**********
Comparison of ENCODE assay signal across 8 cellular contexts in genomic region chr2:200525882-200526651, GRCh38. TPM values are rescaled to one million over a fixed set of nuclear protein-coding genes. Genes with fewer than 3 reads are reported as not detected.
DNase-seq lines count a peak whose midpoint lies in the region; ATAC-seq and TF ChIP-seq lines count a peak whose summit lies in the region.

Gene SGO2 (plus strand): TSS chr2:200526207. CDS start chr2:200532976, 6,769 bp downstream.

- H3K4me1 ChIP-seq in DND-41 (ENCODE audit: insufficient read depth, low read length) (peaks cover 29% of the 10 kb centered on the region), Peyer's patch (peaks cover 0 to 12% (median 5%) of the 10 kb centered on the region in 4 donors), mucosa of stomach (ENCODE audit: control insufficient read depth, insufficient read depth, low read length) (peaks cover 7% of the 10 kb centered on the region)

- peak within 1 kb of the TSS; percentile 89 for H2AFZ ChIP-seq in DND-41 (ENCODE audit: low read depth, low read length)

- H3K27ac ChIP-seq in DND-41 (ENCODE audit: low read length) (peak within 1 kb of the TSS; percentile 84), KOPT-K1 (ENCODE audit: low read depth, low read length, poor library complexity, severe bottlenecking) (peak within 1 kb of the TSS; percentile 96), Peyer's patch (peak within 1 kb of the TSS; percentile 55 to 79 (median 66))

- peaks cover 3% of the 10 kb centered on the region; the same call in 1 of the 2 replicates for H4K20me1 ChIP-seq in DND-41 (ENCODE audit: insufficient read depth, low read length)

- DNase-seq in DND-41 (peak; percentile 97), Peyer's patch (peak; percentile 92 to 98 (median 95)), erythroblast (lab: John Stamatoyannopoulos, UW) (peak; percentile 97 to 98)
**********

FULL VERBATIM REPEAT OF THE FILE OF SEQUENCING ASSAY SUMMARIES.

Comparison of ENCODE assay signal across 8 cellular contexts in genomic region chr2:200525882-200526651, GRCh38. TPM values are rescaled to one million over a fixed set of nuclear protein-coding genes. Genes with fewer than 3 reads are reported as not detected.
DNase-seq lines count a peak whose midpoint lies in the region; ATAC-seq and TF ChIP-seq lines count a peak whose summit lies in the region.

Gene SGO2 (plus strand): TSS chr2:200526207. CDS start chr2:200532976, 6,769 bp downstream.

- H3K4me1 ChIP-seq in DND-41 (ENCODE audit: insufficient read depth, low read length) (peaks cover 29% of the 10 kb centered on the region), Peyer's patch (peaks cover 0 to 12% (median 5%) of the 10 kb centered on the region in 4 donors), mucosa of stomach (ENCODE audit: control insufficient read depth, insufficient read depth, low read length) (peaks cover 7% of the 10 kb centered on the region)

- peak within 1 kb of the TSS; percentile 89 for H2AFZ ChIP-seq in DND-41 (ENCODE audit: low read depth, low read length)

- H3K27ac ChIP-seq in DND-41 (ENCODE audit: low read length) (peak within 1 kb of the TSS; percentile 84), KOPT-K1 (ENCODE audit: low read depth, low read length, poor library complexity, severe bottlenecking) (peak within 1 kb of the TSS; percentile 96), Peyer's patch (peak within 1 kb of the TSS; percentile 55 to 79 (median 66))

- peaks cover 3% of the 10 kb centered on the region; the same call in 1 of the 2 replicates for H4K20me1 ChIP-seq in DND-41 (ENCODE audit: insufficient read depth, low read length)

- DNase-seq in DND-41 (peak; percentile 97), Peyer's patch (peak; percentile 92 to 98 (median 95)), erythroblast (lab: John Stamatoyannopoulos, UW) (peak; percentile 97 to 98)